Stucco finishes are a great way to enhance the beauty of your exterior walls. Stucco is a mixture of Portland cement, sand, water and lime with doses of acrylics and additive fibers. When applied as a finishing layer, this works wonders. Stucco finishes render your exteriors fresh, termite resistant and results in enhanced protection against fires. These are easily repairable and you have three different stucco finishes to choose from.
The wet dashes are called so, as these have to be applied while the mortar on your walls is still fresh and has not hardened. The pebble dash is the most popular choice in this group. This is commonly referred to as the rough cast. A mixture of stucco, pebbles and grout is thrown against the freshly applied mortar with the aid of a paddle. Another popular variety among wet dashes is the spatter dash that uses thinner cement and sand mixed together instead of pebbles and grout. In this case too, the mixture is thrown on the wall such that it dashes against the surface and sticks on to the wet mortar. Instead of using sand you may also use stone screenings. The sand and thin cement mixture added to the stucco may be applied on the wall while the mortar is still soft and before it sets on the wall. A fiber paint brush or a whisk broom is used to apply the stucco mixture. These finishes are labeled the sand dash and broom dash finish respectively. Wet finishes bring a unique charm to the walls of your house and last very long without the need of frequent repairs.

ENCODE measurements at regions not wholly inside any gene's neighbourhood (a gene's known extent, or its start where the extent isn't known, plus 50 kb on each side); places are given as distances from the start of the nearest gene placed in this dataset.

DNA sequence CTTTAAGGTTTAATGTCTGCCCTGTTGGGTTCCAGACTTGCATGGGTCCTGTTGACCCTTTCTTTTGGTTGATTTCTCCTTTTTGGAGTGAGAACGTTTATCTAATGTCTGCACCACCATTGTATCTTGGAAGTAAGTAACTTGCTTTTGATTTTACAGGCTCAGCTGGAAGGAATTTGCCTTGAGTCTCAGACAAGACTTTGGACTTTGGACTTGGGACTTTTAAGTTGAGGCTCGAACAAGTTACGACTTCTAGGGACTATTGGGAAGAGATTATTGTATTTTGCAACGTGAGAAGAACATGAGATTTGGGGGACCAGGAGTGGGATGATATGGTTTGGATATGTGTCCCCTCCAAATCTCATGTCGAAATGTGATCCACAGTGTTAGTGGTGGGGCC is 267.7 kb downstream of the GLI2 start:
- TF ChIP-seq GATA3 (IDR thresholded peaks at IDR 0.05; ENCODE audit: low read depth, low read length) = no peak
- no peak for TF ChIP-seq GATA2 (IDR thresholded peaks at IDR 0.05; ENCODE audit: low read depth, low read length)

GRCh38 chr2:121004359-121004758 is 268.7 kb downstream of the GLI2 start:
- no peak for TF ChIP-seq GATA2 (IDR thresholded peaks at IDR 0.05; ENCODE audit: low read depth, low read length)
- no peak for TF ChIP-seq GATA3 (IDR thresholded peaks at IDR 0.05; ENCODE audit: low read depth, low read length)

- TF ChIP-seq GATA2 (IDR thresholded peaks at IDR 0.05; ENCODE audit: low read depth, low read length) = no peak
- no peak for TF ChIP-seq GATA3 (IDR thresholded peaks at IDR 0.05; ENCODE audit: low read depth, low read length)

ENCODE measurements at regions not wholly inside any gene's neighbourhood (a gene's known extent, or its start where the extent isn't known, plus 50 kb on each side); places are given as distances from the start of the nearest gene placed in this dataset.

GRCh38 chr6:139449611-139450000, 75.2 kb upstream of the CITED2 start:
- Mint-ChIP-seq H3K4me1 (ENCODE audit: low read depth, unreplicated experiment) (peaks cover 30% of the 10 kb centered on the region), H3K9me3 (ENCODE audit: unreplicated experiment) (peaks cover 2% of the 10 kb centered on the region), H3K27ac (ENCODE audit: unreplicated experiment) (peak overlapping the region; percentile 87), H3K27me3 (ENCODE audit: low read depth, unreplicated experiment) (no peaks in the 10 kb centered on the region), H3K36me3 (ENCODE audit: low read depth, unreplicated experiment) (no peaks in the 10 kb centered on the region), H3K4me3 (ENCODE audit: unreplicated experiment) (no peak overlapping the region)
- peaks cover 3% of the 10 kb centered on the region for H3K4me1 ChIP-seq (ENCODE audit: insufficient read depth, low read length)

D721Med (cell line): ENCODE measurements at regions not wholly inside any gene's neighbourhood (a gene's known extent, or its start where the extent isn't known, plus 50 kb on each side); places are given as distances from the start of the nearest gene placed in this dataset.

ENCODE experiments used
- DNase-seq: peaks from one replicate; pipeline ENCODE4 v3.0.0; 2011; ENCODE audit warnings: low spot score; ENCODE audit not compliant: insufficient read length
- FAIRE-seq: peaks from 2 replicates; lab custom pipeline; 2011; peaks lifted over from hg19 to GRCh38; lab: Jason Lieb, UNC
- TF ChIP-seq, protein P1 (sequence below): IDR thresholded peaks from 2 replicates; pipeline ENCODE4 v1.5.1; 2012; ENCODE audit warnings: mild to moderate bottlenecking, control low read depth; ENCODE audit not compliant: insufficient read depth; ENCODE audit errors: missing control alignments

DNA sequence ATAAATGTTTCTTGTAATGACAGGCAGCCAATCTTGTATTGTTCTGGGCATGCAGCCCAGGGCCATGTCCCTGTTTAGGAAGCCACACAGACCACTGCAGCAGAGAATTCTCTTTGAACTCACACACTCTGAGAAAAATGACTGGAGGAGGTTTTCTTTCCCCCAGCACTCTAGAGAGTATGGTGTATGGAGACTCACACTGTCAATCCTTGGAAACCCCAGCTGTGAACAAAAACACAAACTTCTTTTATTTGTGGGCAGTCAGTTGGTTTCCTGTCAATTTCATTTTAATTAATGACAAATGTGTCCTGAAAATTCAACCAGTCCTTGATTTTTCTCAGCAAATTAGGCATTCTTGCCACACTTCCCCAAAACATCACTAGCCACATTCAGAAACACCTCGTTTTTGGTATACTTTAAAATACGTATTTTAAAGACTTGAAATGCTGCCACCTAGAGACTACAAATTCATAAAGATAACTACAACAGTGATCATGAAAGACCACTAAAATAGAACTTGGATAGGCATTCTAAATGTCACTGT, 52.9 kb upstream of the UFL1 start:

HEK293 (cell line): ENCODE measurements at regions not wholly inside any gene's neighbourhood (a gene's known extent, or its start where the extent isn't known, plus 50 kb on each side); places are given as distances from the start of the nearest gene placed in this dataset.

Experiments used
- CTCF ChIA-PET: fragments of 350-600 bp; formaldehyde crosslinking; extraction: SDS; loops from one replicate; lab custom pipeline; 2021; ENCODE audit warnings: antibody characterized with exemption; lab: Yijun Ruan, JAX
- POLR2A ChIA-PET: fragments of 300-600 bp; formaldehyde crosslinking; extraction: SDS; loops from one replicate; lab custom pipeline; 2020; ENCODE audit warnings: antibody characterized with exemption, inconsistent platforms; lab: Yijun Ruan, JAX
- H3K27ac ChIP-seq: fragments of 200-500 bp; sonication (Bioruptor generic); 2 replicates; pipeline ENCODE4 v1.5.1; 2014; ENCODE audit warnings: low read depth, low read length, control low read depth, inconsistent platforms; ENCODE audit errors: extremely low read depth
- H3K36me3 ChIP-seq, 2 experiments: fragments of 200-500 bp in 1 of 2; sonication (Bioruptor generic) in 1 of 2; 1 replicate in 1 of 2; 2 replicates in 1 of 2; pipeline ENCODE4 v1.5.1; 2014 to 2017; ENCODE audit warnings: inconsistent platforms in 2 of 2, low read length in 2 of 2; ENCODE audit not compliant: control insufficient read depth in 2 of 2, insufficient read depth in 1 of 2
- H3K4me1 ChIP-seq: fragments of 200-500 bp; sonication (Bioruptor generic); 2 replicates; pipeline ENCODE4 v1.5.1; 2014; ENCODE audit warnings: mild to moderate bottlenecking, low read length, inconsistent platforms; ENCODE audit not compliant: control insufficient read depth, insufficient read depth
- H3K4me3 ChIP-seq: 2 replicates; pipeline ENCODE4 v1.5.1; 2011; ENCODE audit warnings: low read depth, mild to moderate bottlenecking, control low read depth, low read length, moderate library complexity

As the name suggests, this finish is the exact opposite of the previous type discussed. The mortar on the wall receives various treatments just before it gets hardened. Therefore, some time is given for the mortar to get partially dry. Stone chips, small pebbles or even sea shells added to the stucco are thrown against the walls for a dry dash look. The mixture must not cluster up in any single part of the wall as this will not hold on the mortar. You must try and distribute it so that there is evenness when it finally sets. The pebbles or chips need to be pushed in on the surface by a float or any other related tool needed for finishing up dry walls. Be careful not to wipe against the wall surface after the pebbles or other objects sit in place. This finish needs a lot of careful application and is more time consuming than the wet dash finish. However, once done, your walls look nothing short of a dream.
Float finishes brighten up the exterior walls of the house. The finish is applied only after the mortar on the wall has completely hardened up. In this form, a thin coat of the stucco is applied on the wall surface, and it has to be straightened before beginning the floating using a shingle float, that you must follow up with sweeping, using a wet sponge. When the stucco begins to stiffen, water needs to be dashed on to it by a brush. However, this is the least popular among the three options as it needs professional help and not many choose this finish any more.